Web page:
by Marc and Julie Anderson
TOPEKA — Hayden High School here has plenty to be grateful about during this year’s Catholic Schools Week.
In December 2021, the school finished a yearlong celebration in honor of its 110th anniversary. Founded by Father Francis Hayden, the school opened in 1911 with 30 students. Today, the school has more than 350 with a student to teacher ratio of 14:1.
Principal James Sandstrom said he really enjoyed this past fall’s homecoming celebration held the weekend of Sept. 24-26.
“Getting to see alumni from years ago prior to me being here and seeing alumni whom I had the pleasure of teaching was fun and exciting,” he said.
In addition to traditional homecoming activities, the weekend included a grotto blessing, the announcement of the inaugural Hayden Hall of Fame class and the official launch of “Honoring Our Tradition. Investing in Our Future,” the school’s $2.5 million stewardship campaign.
Then, last Dec. 4, the yearlong anniversary celebration closed out with a banquet at which the Hayden community gathered to honor the first five members of the Hayden Hall of Fame.
Last summer, the entire Hayden community had been invited to nominate individuals of distinction that fell into one of four categories: alumni achievement, student athletic/activity achievement, staff achievement and contributor achievement. A questionnaire detailing each nominee’s accomplishments had to be completed and submitted by Aug. 15.
In the area of staff achievement, the inaugural class of Hall of Famers included two honorees: Ken Bueltel and Ben Meseke.
Bueltel, who served as the boys basketball coach from 1953 to 1972, compiled a record of 309-152. Additionally, he taught history, served as the school’s athletic director and helped raise money for the activities complex which now bears his name.
Meseke also coached the boys basketball team. During his coaching stint, Hayden High School made 13 state tournament appearances, earning six championship titles, including one at the end of a perfect season in 1983. He also coached 19 of 20 cross-country teams to qualify for state meets. Those teams claimed another six state titles. Additionally, during the two decades he spent at Hayden from 1973 to 1997, he taught advanced mathematics courses. Toward the end of his time at the high school, Meseke served as assistant principal.
According to Shelly Buhler, Hayden president, approximately 150 people attended the inaugural banquet which was “a great evening of celebrating and reminiscing, just acknowledging these contributions these individuals had with Hayden as well as thanking them for their contributions.”
Accepting on behalf of his father, Mark Bueltel said his dad was a humble man and would “probably act like he was not thrilled, but in his heart, he’d be very appreciative for the feelings people gave back to him.”
Rick Strecker, a member of the class of ’76, received the honor for alumni achievement.
During his senior year, Strecker served as student council president and was athlete of the year. After college, he returned to Hayden where he remained for 33 years, serving as a science teacher and head coach for girls basketball and track, leading the teams to five state championship titles. Additionally, he served as the school’s president for more than two decades.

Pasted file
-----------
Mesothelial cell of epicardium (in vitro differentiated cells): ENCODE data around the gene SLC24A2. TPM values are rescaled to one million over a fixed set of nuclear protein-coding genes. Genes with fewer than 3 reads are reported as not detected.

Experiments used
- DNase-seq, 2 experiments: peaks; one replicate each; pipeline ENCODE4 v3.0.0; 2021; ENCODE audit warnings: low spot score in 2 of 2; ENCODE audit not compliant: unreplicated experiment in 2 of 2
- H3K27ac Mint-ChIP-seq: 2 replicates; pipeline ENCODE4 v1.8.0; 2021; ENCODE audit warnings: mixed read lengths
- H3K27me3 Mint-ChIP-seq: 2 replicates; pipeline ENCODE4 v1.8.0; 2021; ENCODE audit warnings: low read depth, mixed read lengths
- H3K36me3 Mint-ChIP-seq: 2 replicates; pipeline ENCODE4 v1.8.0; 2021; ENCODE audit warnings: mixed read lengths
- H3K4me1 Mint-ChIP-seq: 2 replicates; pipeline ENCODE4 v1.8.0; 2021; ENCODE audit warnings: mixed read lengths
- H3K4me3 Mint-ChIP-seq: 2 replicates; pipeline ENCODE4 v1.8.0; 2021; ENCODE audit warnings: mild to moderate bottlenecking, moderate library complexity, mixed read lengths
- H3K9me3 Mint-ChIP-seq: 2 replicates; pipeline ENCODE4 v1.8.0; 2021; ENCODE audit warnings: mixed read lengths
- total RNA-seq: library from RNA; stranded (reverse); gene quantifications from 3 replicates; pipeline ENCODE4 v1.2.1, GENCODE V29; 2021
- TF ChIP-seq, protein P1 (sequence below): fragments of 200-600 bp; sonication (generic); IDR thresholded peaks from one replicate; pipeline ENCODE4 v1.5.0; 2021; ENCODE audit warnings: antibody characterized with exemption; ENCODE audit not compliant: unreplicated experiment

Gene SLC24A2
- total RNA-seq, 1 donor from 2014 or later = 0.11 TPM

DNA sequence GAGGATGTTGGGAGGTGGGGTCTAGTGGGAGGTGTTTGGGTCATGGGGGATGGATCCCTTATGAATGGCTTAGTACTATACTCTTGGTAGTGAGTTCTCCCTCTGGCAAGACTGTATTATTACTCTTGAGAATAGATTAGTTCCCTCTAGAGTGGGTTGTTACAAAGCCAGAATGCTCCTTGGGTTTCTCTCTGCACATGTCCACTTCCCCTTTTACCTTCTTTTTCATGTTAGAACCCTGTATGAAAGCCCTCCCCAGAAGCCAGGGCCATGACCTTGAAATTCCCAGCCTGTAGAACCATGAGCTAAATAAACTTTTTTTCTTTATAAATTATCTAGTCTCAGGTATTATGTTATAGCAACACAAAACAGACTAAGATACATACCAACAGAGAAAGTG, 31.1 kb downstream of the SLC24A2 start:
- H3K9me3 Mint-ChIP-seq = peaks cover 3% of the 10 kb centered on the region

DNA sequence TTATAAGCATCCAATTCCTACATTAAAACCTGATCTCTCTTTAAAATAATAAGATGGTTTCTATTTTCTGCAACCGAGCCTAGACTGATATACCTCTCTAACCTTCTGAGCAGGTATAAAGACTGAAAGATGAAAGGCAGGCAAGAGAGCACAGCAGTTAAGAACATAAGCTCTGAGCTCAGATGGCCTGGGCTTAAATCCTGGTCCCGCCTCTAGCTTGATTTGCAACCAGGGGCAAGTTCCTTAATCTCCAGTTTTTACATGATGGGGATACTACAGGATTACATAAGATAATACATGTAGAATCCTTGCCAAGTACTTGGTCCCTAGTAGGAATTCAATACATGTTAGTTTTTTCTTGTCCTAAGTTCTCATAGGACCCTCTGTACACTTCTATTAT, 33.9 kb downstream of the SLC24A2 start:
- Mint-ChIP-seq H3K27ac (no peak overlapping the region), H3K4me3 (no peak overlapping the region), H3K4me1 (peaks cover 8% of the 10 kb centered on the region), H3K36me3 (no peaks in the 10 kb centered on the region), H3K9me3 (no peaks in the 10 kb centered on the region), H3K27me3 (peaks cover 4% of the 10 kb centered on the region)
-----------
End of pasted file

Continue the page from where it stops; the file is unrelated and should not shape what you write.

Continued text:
“I was fortunate to go to high school here and then worked here for 33 years, and they were great years,” Strecker said. “So, receiving this kind of an honor with the incredible people that are also being honored is really special to me.”
Ken McGarity, who was honored for contributor achievement, volunteered at the school from 1977 to 2017, accumulating more than 16,000 hours of volunteer work in a variety of areas, including concessions, spirit wear and PACE (Parents and Alumni for Catholic Education).
Finally, Mark Turgeon was honored for his accomplishments as a student athlete at Hayden. A member of Hayden’s class of ’83, Turgeon played on the boys basketball team that won consecutive class 4A championships in 1982 and 1983, then went on to play for University of Kansas coach Larry Brown in the 1986 NCAA Final Four.
Building upon the success of the inaugural Hall of Fame banquet, Buhler said, is important.
“It’s important to celebrate Catholic education, celebrate our 110 years and the importance of our alumni and the Hayden community and to celebrate and acknowledge the accomplishments of our Hall of Fame class members and what they gave back to Hayden.”
To that end, Buhler and Sandstrom both said it’s important to not only “honor our traditions but also to invest in our future.”
The current campus is more than 50 years old, and is in need of some infrastructure updates, as well as educational enhancements in areas such as computer lab modernization and science lab updates. Most important though, both Buhler and Sandstrom said it’s vital for Hayden to continue to exist, especially as the capital city’s only Catholic high school.
As part of the stewardship campaign, at least $500,000 will be earmarked for the Hayden Catholic High School Foundation, which serves as the school’s endowment. Nearly one in three students receive some form of tuition assistance through the endowment and its numerous established scholarships. And that, according to both Buhler and Sandstrom, will definitely invest in Hayden’s future.
“If the impact of Hayden stops when our students graduate,” said Sandstrom, “then we haven’t done a very good job. There’s a sense of pride from teachers, from alumni and from current students when there are Hayden graduates out there doing great things in a multitude of ways — including serving others and, in turn, serving God.”